The second climber in a week died suddenly on a guided trip to Mount McKinley on Monday night, and mountaineers are looking for answers: Why did two seemingly healthy men collapse at or near the top of the big mountain.
Pungkas Tri Baruno, from Jakarta, Indonesia, was 20 years old and apparently fit, one of three young climbers on an expedition connected with the country's national scouting organization. Baruno made it to the 20,320 foot summit Monday and almost back to high camp at 17,200 feet.
He descended the West Buttress route slowly but steadily. The wind picked up, clouds moved in and it began to snow. His guide kept asking him whether he felt nauseous or dizzy. Baruno said he didn't feel sick, according to Todd Rutledge, co-owner of the guiding company, Mountain Trip.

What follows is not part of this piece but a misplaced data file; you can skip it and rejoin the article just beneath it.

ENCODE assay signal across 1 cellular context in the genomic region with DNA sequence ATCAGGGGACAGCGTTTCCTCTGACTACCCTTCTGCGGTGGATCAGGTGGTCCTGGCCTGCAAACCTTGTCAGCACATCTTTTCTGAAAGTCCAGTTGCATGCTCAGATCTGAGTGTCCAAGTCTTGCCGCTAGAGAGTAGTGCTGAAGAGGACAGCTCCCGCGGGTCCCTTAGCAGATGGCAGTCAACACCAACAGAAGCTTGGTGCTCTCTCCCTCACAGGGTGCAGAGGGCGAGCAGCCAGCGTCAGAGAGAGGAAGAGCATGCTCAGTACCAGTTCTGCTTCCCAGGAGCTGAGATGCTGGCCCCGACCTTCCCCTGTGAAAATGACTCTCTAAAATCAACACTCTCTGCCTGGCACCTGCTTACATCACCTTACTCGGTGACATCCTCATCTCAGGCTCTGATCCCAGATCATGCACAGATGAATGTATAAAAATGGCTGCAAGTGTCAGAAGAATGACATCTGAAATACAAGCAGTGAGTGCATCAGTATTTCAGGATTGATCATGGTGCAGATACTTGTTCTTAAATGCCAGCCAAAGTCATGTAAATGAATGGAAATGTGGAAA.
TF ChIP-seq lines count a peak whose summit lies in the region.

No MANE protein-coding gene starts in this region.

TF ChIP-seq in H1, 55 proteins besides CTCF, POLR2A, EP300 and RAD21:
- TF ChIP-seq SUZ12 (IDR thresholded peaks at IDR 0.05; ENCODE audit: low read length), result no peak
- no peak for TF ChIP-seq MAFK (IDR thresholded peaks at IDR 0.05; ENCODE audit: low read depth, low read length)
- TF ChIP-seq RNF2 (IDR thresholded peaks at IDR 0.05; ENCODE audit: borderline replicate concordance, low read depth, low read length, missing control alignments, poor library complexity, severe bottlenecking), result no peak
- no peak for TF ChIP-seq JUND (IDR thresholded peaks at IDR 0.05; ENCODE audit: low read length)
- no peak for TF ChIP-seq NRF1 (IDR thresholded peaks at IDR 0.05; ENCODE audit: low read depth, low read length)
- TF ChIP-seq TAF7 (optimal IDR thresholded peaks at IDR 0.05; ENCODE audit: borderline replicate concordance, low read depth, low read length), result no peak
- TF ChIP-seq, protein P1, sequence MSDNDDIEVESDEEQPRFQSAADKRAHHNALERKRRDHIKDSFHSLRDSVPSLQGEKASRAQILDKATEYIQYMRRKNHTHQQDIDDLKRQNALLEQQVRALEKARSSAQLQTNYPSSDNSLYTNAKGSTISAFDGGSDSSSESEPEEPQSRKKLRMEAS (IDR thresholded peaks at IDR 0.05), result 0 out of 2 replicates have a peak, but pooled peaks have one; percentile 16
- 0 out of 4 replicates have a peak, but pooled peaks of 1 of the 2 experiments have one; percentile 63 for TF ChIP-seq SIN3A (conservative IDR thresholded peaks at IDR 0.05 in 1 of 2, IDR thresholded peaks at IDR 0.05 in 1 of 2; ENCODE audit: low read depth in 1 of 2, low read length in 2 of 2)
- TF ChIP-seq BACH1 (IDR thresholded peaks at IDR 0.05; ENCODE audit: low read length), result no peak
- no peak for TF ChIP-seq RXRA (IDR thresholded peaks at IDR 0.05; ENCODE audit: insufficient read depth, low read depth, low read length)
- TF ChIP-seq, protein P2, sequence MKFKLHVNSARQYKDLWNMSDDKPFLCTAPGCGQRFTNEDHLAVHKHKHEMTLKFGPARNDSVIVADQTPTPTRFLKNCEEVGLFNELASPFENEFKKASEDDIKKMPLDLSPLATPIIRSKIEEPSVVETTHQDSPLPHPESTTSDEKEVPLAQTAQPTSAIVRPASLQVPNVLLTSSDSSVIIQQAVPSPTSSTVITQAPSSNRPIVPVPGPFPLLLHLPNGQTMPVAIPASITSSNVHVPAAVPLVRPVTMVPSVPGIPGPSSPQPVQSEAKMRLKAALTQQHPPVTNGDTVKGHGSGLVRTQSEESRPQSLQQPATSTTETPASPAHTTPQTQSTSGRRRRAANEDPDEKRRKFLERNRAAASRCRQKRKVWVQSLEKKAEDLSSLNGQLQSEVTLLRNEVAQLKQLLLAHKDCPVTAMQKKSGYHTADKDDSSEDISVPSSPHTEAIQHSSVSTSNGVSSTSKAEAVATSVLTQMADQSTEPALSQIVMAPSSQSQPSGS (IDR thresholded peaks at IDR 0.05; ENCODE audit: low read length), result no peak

Then, roped to his guide, maybe 15 minutes from camp, Baruno gave out. "I can't go on," he told his guide, then collapsed. The others had gone ahead. His guide radioed for help, then he and other guides spent more than an hour trying to revive Baruno, said the National Park Service. But they couldn't bring him back.
He was the fourth mountaineer to die on Denali this climbing season.
Three days earlier on July 4, 51-year-old James Nasti of the Chicago area collapsed and died just as he reached the summit of North America's tallest peak. He was in good shape, too, a man who had climbed Mount Rainier twice — middle-aged but with no history of heart trouble, his family said.
"It really seems like a horrible coincidence. We don't know what happened to either of these two climbers, really, but they were both very sudden onsets," Rutledge said.
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